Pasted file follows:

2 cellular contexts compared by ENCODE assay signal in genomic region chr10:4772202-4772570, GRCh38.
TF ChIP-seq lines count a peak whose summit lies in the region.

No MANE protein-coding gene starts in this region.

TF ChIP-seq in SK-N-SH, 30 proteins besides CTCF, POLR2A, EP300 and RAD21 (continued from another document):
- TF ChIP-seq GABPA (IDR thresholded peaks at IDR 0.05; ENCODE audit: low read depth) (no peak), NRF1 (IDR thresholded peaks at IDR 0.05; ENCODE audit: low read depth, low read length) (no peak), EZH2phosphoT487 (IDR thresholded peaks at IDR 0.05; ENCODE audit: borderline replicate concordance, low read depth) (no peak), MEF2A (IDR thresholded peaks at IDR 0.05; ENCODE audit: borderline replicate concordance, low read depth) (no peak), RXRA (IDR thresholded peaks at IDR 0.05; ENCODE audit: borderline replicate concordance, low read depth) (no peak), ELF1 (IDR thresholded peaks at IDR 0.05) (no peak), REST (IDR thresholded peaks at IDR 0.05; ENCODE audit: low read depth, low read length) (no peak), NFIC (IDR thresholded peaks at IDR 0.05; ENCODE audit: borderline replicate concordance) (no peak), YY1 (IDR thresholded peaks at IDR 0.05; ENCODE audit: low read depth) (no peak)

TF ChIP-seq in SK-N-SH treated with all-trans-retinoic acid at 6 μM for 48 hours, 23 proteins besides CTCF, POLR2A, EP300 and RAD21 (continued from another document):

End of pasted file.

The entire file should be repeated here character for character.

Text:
2 cellular contexts compared by ENCODE assay signal in genomic region chr10:4772202-4772570, GRCh38.
TF ChIP-seq lines count a peak whose summit lies in the region.

No MANE protein-coding gene starts in this region.

TF ChIP-seq in SK-N-SH, 30 proteins besides CTCF, POLR2A, EP300 and RAD21 (continued from another document):
- TF ChIP-seq GABPA (IDR thresholded peaks at IDR 0.05; ENCODE audit: low read depth) (no peak), NRF1 (IDR thresholded peaks at IDR 0.05; ENCODE audit: low read depth, low read length) (no peak), EZH2phosphoT487 (IDR thresholded peaks at IDR 0.05; ENCODE audit: borderline replicate concordance, low read depth) (no peak), MEF2A (IDR thresholded peaks at IDR 0.05; ENCODE audit: borderline replicate concordance, low read depth) (no peak), RXRA (IDR thresholded peaks at IDR 0.05; ENCODE audit: borderline replicate concordance, low read depth) (no peak), ELF1 (IDR thresholded peaks at IDR 0.05) (no peak), REST (IDR thresholded peaks at IDR 0.05; ENCODE audit: low read depth, low read length) (no peak), NFIC (IDR thresholded peaks at IDR 0.05; ENCODE audit: borderline replicate concordance) (no peak), YY1 (IDR thresholded peaks at IDR 0.05; ENCODE audit: low read depth) (no peak)

TF ChIP-seq in SK-N-SH treated with all-trans-retinoic acid at 6 μM for 48 hours, 23 proteins besides CTCF, POLR2A, EP300 and RAD21 (continued from another document):